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Am Fam Physician. 2005;71(7):1392-1399

Clinical Question: Can a simple rule be used to predict which patients with low back pain will benefit from spinal manipulation?

Setting: Outpatient (specialty)

Study Design: Decision rule (validation)

Allocation: Concealed

Synopsis: This study was designed to validate a previously developed clinical decision rule to determine which patients with low back pain would benefit from spinal manipulation therapy. The high-velocity thrust manipulation therapy used in the study was not provided by a chiropractor or an osteopath, but by a physical therapist. The investigators enrolled 131 consecutive patients who were referred for physical therapy for the treatment of low back pain. Patients were an average age of 34 years and 40 percent were women.

The clinical decision rule used in this study was based on the following five questions: (1) Is the duration of the pain less than 16 days? (2) Is there no pain below the knee? (3) Is this patient’s score on the fear-avoidance beliefs questionnaire less than 19? (4) Is there at least one hypomobile segment in the lumbar spine? and (5) Is there at least one hip with greater than 35 degrees of internal rotation range of motion? The rule was applied to all patients but was not used to determine therapy. Instead, after the rule was calculated, one half of the patients were assigned to receive manipulation therapy and range-of-motion exercises for two sessions during the first week, followed by a low-stress aerobic and lumbar spine strengthening program weekly for another three weeks. The control group received the same frequency of treatment, but therapy was limited to the strengthening program. Patients in both groups were instructed to stay active.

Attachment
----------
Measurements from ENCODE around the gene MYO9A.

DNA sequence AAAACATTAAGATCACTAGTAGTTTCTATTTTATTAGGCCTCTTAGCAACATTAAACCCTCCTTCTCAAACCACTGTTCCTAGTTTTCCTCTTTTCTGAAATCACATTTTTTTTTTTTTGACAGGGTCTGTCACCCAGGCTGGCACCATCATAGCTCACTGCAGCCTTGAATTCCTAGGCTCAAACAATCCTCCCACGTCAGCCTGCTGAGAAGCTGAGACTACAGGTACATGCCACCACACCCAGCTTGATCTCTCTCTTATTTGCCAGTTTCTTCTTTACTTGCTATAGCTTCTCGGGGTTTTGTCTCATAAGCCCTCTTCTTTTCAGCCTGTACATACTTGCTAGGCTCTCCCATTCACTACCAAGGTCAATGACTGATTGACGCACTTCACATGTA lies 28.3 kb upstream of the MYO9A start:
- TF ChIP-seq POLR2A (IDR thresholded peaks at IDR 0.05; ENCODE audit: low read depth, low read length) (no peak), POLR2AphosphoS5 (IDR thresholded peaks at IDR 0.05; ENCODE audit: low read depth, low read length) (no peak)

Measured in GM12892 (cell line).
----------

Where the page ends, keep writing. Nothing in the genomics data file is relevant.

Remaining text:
Cure of low back pain was defined as an improvement on the Oswestry Disability Questionnaire of at least 50 percent from baseline. Using the rule, 47 (36 percent) of the 131 patients would have been referred for manipulation, and these patients were distributed evenly between the two treatment groups. After one week (two sessions), 44.3 percent of the patients receiving manipulation achieved success compared with 11.5 percent of patients in the control group (number needed to treat [NNT] = three; 95 percent confidence interval [CI], 2.2 to 5.7). After four weeks, 62.9 percent of treated patients versus 36.1 percent of control patients met the criteria for success (NNT = four; 95 percent CI, 2.4 to 10.4). In evaluation, a positive outcome on the rule was found to result in a likelihood ratio of 13.2 (3.4 to 52.1). If the rule had been used to select patients who likely would respond to manipulation therapy, the NNT would have been 1.3 (95 percent CI, 1.1 to 1.9) at one week and 1.9 (95 percent CI, 1.4 to 3.5) at four weeks.

Bottom Line: A clinical decision rule can be used to determine which patients with low back pain will benefit from two sessions of spinal manipulation given over one week. Compared with exercise treatment, spinal manipulation has an NNT of two if the rule is positive. The rule gives one point for an affirmative answer to each question, and scores of 4 or 5 (out of 5) predict response to spinal manipulation. (Level of Evidence: 1b)

POEMs (patient-oriented evidence that matters) are provided by Essential Evidence Plus, a point-of-care clinical decision support system published by Wiley-Blackwell. For more information, see Copyright Wiley-Blackwell. Used with permission.

For definitions of levels of evidence used in POEMs, see

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Copyright © 2005 by the American Academy of Family Physicians.

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